My preference is to not rely on shielding in Connect statements.
I may be misunderstanding what your layout contains, but must a V1 polygon mutually intersect the M1, M2, and RR shapes? Can it be some other layer?
Assuming you can't change the layout, then a possible connect set change could be along these lines:
rr_v1 = V1 inside RR // V1 in an RR region; might have to ensure M1 and M2 are also present
route_v1 = V1 not rr_v1 // interconnect V1
connect M1 M2 by route_v1
This could take care of routing connections throughout the design while leaving the RR devices alone. This assumes M1 and M2 don't connect to V1 elsewhere in the rules.
thanks for interacting with me. The lay out does need to have V1 on top of my RR and V1 is inside RR (there centers coincide but V1 is 100x100nm and RR is 300x300nm). The problem I have is really weird. So, it does extract the device "memr" but it assigns to it two floating nodes. something like 3 and 4. these 3 and 4 are not connected with any other element in the extracted layout netlist. And that is when I deliberately break the connection by either shielding or the method u just suggested. If I connect M1 M2 BY V1, it does the same thing where memr is floating but now it is between 3 and 3. So, it short itself. I started to get the feeling that there is something wrong with exporting the layout. Do you know any problems of that sort? do I have to include something in the layout export pretty much like I include the spice model of that device in netlist export file?
If the node numbers of the device pins are different, then that's probably the direction you want to go insofar as pin connections to the RR devices go.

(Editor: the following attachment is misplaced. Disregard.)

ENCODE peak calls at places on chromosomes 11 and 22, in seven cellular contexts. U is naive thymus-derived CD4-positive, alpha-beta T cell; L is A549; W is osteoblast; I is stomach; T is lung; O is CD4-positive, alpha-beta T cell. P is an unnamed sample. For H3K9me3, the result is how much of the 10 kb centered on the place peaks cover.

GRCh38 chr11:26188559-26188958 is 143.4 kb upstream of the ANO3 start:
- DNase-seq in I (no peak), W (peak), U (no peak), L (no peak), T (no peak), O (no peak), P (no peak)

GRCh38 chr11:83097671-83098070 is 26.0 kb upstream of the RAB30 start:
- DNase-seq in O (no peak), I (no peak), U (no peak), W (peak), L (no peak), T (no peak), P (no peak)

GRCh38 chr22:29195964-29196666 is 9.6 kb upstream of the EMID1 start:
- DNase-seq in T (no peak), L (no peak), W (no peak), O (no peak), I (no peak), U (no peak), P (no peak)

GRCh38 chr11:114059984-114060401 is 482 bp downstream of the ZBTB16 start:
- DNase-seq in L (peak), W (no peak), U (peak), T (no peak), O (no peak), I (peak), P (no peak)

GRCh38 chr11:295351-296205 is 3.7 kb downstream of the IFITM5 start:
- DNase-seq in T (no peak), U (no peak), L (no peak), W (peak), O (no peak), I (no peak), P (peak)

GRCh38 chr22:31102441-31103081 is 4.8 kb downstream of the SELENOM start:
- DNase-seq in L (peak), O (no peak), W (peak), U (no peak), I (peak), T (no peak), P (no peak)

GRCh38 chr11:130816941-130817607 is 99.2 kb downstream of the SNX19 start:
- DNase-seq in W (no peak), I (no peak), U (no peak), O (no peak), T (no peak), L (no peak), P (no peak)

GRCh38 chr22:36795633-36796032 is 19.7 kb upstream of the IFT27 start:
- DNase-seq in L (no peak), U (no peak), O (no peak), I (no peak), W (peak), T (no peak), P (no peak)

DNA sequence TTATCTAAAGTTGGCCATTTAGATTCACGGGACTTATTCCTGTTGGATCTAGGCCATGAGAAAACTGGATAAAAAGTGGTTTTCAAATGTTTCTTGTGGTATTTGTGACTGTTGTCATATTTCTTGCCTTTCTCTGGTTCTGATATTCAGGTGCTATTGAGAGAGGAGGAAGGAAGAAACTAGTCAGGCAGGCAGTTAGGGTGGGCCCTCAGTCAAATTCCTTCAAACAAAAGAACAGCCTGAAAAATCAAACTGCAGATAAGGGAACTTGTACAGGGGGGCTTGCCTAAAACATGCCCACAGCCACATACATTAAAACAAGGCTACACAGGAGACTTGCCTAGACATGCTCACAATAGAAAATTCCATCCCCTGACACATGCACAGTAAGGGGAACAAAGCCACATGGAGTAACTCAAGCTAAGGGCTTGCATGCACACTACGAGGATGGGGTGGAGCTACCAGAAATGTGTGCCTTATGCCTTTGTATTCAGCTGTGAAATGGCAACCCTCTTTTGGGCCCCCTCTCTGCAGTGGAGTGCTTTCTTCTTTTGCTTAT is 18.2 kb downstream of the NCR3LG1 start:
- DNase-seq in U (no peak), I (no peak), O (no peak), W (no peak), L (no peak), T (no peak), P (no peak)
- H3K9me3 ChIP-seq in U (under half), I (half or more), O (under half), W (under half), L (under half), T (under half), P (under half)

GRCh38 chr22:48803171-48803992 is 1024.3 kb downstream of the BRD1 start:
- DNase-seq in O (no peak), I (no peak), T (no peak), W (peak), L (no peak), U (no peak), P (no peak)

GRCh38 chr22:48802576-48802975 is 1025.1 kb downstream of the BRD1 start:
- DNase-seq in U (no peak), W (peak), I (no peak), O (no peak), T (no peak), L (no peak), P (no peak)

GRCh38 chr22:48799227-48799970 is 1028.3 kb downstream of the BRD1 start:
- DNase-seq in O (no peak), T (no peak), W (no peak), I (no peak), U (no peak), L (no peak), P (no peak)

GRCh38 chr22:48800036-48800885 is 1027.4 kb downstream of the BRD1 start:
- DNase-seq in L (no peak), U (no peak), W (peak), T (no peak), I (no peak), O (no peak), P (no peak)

As far as determining why the device pins aren't connected to other design nets, I can only guess. I'd start by using Calibre RVE to load the Mask SVDB Database. Open the layout schematic and find one of your extracted RR devices. Cross-probe the schematic device into the exported GDS/OASIS layout. Then trace the connections from the device pins to metal polygons for the nets that are (presumably) connected to the pins. Are all the metal layers present as you would expect? What about contacts and vias? (It sort of sounds like vias might be missing.)
If net polygons are missing, you'll probably want to verify which layers are being mapped for export from your layout editor.
I actually probed the nets in the RVE window in the extracted layout netlist. when I probe either floating node of the memr device, it actually highlights the correct metal layer in the layout (i.e. if I probe "pos" it highlights M2 and if I probe "neg" it highlights the M1). But when I highlight the shorted net (the one that should not have bee shorted), it highlights both M1 and M2 as if it totally ignores the memr layer. How come the same polygon in the layout can have two nodes assigned to it?
M1-->22 neg terminal
M2-->53 pos terminal
M1+M2--> 72 which is the short that shoud not have been shorted
If your RR device layer has no connectivity on it, it cannot have a node ID. If the pins of a memr device are shorted, the pins will have the same node ID, but the device body itself will not. (I assume you don't have connectivity on RR.) A polygon cannot have two nodes assigned to it.
I suggest opening a service request.
OK. I think I have to do so. Thanks for you help. I truly appreciate you help.